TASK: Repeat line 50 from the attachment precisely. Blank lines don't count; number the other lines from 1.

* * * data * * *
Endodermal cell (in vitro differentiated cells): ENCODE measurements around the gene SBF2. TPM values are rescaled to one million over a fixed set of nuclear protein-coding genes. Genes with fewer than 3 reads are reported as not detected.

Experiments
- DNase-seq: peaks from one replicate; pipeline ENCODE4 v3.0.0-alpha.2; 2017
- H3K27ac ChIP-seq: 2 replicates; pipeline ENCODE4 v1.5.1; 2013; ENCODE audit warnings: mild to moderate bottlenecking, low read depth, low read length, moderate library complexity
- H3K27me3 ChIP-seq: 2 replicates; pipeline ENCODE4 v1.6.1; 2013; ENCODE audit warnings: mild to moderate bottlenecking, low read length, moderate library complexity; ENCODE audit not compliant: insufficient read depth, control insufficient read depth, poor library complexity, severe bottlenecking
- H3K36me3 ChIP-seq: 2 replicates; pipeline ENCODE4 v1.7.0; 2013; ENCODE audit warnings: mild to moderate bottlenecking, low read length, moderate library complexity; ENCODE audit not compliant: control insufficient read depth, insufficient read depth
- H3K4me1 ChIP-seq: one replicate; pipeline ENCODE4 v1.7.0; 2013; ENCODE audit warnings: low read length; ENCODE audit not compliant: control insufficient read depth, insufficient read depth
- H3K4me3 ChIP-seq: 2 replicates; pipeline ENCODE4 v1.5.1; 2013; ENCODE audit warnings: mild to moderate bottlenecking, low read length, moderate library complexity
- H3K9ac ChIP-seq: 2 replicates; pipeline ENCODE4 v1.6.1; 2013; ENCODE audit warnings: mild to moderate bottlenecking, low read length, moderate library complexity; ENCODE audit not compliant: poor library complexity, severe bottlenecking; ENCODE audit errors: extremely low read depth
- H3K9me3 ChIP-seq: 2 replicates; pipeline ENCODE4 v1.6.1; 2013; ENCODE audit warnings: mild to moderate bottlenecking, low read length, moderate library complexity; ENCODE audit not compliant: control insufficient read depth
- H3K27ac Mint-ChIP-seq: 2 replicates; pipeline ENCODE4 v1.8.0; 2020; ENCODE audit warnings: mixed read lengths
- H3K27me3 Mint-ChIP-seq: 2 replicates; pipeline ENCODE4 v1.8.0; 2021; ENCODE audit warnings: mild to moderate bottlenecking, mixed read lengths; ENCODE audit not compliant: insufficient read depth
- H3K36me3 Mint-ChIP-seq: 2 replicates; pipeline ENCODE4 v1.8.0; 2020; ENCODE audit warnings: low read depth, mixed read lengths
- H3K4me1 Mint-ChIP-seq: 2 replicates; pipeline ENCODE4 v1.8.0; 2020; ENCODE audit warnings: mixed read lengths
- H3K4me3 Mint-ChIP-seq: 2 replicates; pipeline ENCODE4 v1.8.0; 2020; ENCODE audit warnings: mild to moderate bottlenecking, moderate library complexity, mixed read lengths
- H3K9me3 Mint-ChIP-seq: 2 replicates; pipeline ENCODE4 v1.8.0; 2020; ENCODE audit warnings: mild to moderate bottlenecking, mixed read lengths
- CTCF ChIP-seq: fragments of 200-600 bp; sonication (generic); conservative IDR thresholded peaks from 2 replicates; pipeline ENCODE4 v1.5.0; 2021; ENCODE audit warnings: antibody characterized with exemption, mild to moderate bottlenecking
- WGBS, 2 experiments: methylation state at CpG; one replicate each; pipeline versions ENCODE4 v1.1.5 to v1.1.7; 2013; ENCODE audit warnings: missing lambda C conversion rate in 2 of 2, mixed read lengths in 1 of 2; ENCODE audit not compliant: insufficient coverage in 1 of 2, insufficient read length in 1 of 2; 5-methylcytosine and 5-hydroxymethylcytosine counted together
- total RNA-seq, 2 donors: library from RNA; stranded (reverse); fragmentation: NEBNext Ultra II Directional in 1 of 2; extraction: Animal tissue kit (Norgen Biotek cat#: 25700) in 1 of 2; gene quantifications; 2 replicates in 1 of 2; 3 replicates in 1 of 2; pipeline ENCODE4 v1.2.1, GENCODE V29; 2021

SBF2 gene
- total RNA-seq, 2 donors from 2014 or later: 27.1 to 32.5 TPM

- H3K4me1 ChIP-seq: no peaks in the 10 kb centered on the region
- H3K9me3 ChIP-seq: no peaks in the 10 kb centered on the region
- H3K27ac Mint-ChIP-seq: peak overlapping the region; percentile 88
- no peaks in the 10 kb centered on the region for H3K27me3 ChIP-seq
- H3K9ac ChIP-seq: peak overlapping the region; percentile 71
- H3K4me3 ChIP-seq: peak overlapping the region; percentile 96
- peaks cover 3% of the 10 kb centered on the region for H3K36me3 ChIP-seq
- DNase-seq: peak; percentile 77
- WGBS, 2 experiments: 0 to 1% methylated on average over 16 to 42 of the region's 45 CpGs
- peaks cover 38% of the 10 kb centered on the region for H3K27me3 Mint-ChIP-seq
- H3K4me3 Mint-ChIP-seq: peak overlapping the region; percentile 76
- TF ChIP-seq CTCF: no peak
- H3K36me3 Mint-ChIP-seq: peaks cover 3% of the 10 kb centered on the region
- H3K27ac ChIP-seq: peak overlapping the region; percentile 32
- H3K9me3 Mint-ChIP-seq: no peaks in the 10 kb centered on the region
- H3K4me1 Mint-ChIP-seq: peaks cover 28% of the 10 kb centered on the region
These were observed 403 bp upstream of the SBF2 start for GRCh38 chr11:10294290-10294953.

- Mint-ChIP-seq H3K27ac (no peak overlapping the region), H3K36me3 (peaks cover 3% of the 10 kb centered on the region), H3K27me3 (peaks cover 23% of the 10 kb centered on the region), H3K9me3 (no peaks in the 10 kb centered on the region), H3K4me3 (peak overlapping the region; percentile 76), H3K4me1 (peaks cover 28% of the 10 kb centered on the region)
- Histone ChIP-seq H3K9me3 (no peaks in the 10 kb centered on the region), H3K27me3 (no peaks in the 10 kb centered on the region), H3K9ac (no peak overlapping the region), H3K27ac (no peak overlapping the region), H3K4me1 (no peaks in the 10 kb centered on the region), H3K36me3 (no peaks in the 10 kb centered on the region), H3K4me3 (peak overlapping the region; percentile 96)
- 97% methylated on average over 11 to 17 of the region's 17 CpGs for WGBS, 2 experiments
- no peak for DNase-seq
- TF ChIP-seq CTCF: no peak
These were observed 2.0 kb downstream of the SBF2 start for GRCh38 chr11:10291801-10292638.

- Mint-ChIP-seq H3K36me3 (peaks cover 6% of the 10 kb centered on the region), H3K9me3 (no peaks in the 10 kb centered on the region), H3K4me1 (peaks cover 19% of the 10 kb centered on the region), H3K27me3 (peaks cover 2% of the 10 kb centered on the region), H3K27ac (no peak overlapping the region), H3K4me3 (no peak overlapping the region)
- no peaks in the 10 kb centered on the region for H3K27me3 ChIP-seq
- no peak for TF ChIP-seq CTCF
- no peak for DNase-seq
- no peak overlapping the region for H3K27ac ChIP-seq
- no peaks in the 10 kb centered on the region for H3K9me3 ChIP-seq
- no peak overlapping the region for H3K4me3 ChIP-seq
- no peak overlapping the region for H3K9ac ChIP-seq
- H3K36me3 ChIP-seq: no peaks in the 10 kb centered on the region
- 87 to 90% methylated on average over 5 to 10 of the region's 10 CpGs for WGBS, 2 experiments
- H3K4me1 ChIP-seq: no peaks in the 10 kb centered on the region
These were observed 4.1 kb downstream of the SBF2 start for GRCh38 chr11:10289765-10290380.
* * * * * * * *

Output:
- no peaks in the 10 kb centered on the region for H3K9me3 ChIP-seq